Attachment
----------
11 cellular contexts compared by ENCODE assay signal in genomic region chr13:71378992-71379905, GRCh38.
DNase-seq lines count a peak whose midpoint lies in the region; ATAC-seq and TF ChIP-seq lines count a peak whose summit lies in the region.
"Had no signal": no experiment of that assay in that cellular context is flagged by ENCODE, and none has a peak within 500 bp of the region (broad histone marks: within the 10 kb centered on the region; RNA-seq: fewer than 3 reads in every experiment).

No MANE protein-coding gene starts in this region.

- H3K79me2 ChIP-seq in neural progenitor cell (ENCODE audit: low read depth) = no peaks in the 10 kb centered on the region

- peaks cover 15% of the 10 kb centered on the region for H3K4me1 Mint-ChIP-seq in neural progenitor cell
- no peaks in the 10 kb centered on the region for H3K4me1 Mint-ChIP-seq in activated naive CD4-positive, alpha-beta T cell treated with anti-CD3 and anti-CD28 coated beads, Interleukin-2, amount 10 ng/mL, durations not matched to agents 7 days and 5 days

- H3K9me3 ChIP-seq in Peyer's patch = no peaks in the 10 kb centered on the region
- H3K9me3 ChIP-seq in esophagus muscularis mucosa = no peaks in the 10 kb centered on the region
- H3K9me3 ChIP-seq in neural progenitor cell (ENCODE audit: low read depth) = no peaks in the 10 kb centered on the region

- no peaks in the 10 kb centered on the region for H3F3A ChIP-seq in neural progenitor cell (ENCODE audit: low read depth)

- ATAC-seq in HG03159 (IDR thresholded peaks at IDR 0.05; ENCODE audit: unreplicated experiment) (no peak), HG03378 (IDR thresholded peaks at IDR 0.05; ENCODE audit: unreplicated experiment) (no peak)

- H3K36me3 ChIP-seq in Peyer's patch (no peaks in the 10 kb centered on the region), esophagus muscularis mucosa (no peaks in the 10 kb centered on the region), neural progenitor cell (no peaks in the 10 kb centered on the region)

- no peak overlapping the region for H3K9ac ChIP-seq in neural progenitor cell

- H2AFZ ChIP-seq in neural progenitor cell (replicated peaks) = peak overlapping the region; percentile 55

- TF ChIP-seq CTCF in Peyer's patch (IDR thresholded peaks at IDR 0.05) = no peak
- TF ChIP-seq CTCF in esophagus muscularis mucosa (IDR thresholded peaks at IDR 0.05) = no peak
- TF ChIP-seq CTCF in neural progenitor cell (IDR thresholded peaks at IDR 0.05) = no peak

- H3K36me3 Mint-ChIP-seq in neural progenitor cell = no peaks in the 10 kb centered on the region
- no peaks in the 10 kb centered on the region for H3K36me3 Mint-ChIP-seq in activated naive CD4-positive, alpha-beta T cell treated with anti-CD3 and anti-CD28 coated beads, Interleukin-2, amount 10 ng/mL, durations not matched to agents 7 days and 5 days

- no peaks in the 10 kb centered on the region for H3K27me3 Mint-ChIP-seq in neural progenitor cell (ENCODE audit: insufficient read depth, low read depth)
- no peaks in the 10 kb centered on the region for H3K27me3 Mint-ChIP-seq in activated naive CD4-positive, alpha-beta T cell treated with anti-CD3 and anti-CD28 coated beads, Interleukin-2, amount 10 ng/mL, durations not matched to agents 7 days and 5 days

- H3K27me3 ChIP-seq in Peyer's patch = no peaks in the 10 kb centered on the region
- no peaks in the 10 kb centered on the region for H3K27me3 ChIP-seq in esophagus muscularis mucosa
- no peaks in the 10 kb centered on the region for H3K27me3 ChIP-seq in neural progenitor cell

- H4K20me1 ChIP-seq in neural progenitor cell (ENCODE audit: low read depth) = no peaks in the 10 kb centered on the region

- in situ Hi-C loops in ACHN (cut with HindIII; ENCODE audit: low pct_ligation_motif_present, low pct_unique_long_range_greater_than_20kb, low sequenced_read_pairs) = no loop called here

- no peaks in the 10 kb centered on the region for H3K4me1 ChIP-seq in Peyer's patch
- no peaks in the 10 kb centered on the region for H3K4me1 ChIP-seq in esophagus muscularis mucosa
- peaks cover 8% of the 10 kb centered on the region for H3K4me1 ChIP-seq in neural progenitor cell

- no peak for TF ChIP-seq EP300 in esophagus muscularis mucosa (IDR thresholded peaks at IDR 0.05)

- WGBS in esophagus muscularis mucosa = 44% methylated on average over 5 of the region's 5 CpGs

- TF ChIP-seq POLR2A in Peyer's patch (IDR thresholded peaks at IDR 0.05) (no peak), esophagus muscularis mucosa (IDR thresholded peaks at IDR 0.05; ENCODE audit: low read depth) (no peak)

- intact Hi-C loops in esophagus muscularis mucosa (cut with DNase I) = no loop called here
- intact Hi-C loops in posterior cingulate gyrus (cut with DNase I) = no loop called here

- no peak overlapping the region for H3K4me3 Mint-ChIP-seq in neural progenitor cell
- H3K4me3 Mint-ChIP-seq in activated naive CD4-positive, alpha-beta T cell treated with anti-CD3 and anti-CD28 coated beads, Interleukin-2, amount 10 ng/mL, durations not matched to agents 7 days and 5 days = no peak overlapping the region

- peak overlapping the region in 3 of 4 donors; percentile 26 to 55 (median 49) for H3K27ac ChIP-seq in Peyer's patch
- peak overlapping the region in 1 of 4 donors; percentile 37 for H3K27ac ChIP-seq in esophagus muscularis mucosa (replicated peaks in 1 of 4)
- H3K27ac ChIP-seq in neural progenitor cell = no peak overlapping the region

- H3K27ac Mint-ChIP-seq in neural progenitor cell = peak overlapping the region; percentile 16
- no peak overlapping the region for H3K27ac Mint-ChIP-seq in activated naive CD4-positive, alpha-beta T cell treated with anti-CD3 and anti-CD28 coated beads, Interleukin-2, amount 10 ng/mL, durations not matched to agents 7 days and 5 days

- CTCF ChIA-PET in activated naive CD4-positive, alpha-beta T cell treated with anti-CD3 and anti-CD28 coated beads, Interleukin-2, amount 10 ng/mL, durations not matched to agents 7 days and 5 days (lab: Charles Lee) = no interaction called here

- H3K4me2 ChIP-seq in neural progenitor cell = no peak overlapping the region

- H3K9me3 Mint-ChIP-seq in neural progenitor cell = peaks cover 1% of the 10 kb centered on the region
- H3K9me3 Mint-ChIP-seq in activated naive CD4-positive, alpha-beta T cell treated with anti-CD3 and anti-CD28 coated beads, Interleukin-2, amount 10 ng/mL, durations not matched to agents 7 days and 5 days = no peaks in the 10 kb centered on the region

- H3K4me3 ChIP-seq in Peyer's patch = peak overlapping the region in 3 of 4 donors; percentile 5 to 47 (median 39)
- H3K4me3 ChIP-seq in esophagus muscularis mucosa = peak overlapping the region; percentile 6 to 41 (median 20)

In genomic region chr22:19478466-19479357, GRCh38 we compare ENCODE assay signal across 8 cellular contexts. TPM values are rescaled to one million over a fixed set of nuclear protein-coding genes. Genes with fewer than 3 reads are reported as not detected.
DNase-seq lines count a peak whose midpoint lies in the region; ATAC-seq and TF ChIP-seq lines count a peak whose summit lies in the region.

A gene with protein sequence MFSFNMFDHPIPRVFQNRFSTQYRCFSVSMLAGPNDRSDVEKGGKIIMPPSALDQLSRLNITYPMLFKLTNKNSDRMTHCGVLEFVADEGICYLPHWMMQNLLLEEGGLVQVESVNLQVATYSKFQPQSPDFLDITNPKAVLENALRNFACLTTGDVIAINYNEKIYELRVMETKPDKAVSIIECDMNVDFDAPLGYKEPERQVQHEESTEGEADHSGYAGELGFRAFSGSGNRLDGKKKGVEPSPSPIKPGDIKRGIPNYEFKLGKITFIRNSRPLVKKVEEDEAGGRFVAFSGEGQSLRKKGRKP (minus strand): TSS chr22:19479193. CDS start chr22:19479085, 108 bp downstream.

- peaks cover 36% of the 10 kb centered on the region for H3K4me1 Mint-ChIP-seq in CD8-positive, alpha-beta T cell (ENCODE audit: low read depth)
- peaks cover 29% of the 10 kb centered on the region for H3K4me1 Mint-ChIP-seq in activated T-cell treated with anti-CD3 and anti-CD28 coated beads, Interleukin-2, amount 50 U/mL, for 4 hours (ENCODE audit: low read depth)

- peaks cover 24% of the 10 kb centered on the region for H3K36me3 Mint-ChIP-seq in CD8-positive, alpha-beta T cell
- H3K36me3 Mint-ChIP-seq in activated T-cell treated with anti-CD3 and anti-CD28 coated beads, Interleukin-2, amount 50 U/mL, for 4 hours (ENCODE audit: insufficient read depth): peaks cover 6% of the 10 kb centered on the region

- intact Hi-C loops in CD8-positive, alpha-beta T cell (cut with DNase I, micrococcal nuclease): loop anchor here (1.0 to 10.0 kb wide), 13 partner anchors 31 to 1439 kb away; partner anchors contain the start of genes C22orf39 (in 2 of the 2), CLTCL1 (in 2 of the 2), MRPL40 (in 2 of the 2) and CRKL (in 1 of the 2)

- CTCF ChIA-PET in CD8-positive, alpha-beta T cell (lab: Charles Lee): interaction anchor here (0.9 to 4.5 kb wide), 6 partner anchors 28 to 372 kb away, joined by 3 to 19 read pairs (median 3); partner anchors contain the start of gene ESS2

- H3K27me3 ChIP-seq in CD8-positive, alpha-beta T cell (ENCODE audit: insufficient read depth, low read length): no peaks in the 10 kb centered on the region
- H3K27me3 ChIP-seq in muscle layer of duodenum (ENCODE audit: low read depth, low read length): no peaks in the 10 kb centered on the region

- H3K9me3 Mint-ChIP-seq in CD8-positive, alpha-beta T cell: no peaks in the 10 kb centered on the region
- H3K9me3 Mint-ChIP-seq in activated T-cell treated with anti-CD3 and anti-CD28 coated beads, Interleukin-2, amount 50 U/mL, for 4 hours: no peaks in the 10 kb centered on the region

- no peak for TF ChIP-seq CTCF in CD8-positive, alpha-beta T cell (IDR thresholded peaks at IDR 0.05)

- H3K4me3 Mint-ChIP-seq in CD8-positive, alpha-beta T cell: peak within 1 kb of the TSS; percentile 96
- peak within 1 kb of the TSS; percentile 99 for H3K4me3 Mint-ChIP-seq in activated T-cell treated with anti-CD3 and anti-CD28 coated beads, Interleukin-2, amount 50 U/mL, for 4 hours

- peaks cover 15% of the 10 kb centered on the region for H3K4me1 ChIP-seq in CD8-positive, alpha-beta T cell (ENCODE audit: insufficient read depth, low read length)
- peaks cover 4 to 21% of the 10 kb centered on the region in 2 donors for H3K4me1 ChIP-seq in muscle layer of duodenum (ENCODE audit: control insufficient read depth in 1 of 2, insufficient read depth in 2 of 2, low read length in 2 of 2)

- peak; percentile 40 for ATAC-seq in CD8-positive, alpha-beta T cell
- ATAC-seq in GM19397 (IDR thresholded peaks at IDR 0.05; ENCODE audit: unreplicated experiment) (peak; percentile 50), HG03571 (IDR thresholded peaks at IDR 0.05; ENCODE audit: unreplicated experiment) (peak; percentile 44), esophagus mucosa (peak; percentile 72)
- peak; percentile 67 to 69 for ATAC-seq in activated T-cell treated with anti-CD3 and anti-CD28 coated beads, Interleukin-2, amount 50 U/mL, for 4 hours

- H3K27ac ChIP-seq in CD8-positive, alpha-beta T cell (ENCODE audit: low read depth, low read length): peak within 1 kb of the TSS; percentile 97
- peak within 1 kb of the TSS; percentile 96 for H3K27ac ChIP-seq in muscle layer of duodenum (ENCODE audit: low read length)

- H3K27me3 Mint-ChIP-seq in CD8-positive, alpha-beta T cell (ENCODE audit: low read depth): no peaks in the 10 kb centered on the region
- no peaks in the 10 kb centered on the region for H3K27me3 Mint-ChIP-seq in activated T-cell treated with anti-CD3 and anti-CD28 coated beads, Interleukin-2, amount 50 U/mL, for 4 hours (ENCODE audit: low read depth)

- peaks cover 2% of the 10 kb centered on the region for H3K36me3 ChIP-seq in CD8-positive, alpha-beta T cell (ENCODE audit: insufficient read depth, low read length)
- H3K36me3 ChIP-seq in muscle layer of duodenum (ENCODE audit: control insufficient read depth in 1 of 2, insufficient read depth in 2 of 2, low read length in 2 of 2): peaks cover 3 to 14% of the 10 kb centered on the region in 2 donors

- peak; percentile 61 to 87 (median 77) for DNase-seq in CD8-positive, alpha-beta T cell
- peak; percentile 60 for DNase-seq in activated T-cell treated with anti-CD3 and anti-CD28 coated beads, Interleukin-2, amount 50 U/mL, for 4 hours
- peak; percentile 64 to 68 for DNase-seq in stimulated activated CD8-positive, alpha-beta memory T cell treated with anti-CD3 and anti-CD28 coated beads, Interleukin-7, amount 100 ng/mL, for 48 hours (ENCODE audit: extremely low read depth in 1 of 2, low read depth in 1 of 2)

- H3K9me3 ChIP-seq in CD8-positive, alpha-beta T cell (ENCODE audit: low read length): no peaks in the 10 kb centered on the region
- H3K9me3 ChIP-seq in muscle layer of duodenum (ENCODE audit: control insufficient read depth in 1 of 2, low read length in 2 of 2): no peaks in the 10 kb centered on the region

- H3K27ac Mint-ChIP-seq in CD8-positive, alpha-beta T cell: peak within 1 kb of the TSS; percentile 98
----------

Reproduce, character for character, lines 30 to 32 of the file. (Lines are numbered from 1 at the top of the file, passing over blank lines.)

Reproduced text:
- peaks cover 8% of the 10 kb centered on the region for H3K4me1 ChIP-seq in neural progenitor cell

- no peak for TF ChIP-seq EP300 in esophagus muscularis mucosa (IDR thresholded peaks at IDR 0.05)

- WGBS in esophagus muscularis mucosa = 44% methylated on average over 5 of the region's 5 CpGs